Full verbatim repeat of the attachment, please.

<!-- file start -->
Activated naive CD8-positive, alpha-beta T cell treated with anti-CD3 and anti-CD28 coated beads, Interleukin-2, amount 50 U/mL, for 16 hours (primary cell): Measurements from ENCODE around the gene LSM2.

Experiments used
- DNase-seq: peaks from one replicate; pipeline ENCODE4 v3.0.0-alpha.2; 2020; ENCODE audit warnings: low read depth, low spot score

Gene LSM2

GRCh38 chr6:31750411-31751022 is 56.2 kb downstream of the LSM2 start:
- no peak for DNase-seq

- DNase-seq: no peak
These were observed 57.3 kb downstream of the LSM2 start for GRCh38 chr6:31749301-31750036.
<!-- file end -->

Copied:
Activated naive CD8-positive, alpha-beta T cell treated with anti-CD3 and anti-CD28 coated beads, Interleukin-2, amount 50 U/mL, for 16 hours (primary cell): Measurements from ENCODE around the gene LSM2.

Experiments used
- DNase-seq: peaks from one replicate; pipeline ENCODE4 v3.0.0-alpha.2; 2020; ENCODE audit warnings: low read depth, low spot score

Gene LSM2

GRCh38 chr6:31750411-31751022 is 56.2 kb downstream of the LSM2 start:
- no peak for DNase-seq

- DNase-seq: no peak
These were observed 57.3 kb downstream of the LSM2 start for GRCh38 chr6:31749301-31750036.